Crank Arm Loosening

I don’t know what I’m doing wrong, but my pedal crank arms keep loosening on my
unicycles. I tighten them to the point where I think I’ll break the crank arm
bolts and they still manage to loosen up.

These are not the cotter pin style crank arms either.

The red Loctite stuff doesn’t seem to have any effect on keeping the
bolts tight.

Also, I just received my Coker a few weeks ago and after about 10 minutes one of
the crank arms was loose.

Signed,

Louie Loose-Crank

RE: Crank Arm Loosening

> Use the mallet method, once on each side should be enough. Then tighten it
> with a nice torque wrench.

I never had a rubber mallet, or a torque wrench. Both are better to use if you
have them, but I instead pounded carefully with a regular hammer and tightened
carefully with a conventional wrench.

But more than one cycle. When first installing the cranks, I might pound and
tighten 5 times or so, but once the cycle has been ridden only one or two times.
The key thing is to keep them tight, with frequent re-tightening.

I had good success with the old ‘Piece o Schwinn’ I used to use for trail
riding, by giving the cranks a good tightening with a wrench before every trail
ride. If you make it a habit along with filling up your water bottle or putting
on your helmet, just do it before each ride.

Enjoy, John Foss, the Uni-Cyclone http://www.unicycling.com

“Oh dear! I think I broke something.” - Kris Holm, talking not about his body
parts, but about the edge of a bar-b-que grill he had just been riding on

Re: Crank Arm Loosening

When I put cranks on, first I snug the nut down a bit. Then, with the unicycle
propped up on a block of wood from the bottom side, I beat on the crank I’m
tightening down with a rubber mallet. A couple whams on it and I can tighten the
nut another turn or so. Then I beat it again with the hammer and snug the nut
again. Use of the mallet means less stress on the nut, and less chance of
stripping the threads. I end up hammering and tightening about a dozen times
until I’m not really making progress anymore. Then I do the same for the other
side. If I feel a crank get a bit loose while I’m riding it, (like popping in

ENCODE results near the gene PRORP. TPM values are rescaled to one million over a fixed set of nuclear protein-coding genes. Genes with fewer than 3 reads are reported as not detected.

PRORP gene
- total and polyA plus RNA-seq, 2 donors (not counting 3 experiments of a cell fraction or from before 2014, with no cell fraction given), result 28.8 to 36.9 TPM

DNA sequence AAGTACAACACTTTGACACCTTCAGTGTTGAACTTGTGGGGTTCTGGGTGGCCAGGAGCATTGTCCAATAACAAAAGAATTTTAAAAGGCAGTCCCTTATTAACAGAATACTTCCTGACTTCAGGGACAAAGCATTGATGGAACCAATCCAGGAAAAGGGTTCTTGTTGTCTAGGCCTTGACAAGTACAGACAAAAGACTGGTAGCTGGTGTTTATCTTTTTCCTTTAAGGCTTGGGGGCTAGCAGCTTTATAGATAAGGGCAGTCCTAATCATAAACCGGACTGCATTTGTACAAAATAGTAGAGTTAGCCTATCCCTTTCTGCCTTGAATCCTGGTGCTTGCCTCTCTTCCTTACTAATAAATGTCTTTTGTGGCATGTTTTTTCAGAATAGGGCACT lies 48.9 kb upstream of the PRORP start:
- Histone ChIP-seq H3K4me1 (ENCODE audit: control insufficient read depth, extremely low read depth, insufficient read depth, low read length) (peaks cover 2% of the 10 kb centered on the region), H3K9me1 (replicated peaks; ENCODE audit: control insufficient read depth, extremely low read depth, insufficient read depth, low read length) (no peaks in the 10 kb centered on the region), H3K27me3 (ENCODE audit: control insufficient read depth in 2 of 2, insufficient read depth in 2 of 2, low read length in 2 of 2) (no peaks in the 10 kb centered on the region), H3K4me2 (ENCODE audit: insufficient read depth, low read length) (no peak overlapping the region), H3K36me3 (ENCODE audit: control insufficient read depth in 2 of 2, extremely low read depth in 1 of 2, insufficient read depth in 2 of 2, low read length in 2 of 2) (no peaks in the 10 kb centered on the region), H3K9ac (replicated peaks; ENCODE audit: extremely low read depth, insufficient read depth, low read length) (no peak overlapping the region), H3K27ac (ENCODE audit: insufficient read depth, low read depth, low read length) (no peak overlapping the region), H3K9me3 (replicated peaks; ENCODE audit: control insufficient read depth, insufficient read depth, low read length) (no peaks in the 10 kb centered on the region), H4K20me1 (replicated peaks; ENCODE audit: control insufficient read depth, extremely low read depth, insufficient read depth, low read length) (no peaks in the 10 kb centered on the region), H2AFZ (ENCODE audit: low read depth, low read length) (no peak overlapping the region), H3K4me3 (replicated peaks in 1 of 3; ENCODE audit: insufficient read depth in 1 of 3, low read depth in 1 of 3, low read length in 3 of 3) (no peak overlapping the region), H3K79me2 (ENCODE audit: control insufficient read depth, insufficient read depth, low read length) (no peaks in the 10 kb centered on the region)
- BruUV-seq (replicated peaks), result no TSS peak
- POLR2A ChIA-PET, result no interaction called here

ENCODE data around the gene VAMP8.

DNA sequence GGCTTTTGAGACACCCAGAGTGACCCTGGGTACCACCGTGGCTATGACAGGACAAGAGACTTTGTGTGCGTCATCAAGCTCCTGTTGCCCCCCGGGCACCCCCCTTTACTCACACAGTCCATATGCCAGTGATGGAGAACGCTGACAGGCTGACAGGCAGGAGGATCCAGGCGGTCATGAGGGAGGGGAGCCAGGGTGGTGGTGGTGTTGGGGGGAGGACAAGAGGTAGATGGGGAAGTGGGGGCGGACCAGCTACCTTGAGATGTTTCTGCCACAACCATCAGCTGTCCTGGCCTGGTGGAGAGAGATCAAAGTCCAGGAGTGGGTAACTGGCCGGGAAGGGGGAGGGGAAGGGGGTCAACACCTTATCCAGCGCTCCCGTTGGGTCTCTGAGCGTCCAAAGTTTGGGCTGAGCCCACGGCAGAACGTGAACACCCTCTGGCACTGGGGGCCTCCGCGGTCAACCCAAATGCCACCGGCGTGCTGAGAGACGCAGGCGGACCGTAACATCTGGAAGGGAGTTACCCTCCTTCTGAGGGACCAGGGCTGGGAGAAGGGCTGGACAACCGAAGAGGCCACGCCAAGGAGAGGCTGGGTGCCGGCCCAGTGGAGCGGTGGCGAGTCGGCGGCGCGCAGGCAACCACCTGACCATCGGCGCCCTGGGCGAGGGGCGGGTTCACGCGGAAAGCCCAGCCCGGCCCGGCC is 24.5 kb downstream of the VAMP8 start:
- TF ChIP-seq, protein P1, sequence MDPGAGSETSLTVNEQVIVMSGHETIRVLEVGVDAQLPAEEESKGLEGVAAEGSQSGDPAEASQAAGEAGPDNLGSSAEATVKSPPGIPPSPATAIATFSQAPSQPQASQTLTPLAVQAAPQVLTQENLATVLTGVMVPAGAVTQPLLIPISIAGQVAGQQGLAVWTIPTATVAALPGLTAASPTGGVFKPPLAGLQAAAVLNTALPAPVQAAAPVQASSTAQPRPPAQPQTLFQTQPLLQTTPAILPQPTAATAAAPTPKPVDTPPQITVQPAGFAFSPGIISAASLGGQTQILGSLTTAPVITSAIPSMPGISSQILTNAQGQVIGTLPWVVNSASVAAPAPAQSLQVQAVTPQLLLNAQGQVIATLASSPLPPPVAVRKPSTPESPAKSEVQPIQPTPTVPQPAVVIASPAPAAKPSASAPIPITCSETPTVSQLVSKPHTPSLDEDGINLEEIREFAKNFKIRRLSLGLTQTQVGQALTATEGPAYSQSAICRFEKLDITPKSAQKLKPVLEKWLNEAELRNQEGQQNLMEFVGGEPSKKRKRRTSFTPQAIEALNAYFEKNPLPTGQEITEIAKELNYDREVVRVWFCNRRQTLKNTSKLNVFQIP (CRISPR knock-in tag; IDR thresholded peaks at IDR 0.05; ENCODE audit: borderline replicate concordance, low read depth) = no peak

and out of “neutral” when you hop on it) then I hammer and tighten some more,
and then it’s usually good for a while. The rubber mallet is just so I don’t
mash the larger female threads that you need to pull the crank back off with a
crank puller.

That’s how to get cranks on tight. Keeping them really tight like this keeps the
square hole in the cranks from wearing out too quickly. But if you get the
cranks on nice and tight and the nut still comes loose, it’s not loctite that
you need. You just need a new crank. The square hole isn’t quite square anymore,
and the small amount of movement that a not-quite-so-square hole allows also
allows the nut to work loose.

Hope this helps

Chris Reeder

Tony Ferlazzo wrote:
>
> I don’t know what I’m doing wrong, but my pedal crank arms keep loosening on
> my unicycles. I tighten them to the point where I think I’ll break the crank
> arm bolts and they still manage to loosen up.
>
> These are not the cotter pin style crank arms either.
>
> The red Loctite stuff doesn’t seem to have any effect on keeping the
> bolts tight.
>
> Also, I just received my Coker a few weeks ago and after about 10 minutes one
> of the crank arms was loose.
>
> Signed,
>
> Louie Loose-Crank

Re: Crank Arm Loosening

When I put cranks on, first I snug the nut down a bit. Then, with the unicycle
propped up on a block of wood from the bottom side, I beat on the crank I’m
tightening down with a rubber mallet. A couple whams on it and I can tighten the
nut another turn or so. Then I beat it again with the hammer and snug the nut
again. Use of the mallet means less stress on the nut, and less chance of
stripping the threads. I end up hammering and tightening about a dozen times
until I’m not really making progress anymore. Then I do the same for the other
side. If I feel a crank get a bit loose while I’m riding it, (like when you can
feel it pop back neutral when you ride away from a pogo session) then I hammer
and tighten some more, and then it’s usually good for a while. The rubber
mallet is just so you don’t mash the larger female threads that you need to pull
the crank back off with a crank puller.

That’s how to get cranks on tight. Keeping them really tight like this keeps the
square hole in the cranks from wearing out too quickly. But if you get the
cranks on nice and tight and the nut still comes loose, it’s not loctite that
you need. You just need a new crank. The square hole isn’t quite square anymore,
and the small amount of movement that a not-quite-so-square hole allows also
allows the nut to work loose.

Hope this helps

Chris Reeder

Tony Ferlazzo wrote:
>
> I don’t know what I’m doing wrong, but my pedal crank arms keep loosening on
> my unicycles. I tighten them to the point where I think I’ll break the crank
> arm bolts and they still manage to loosen up.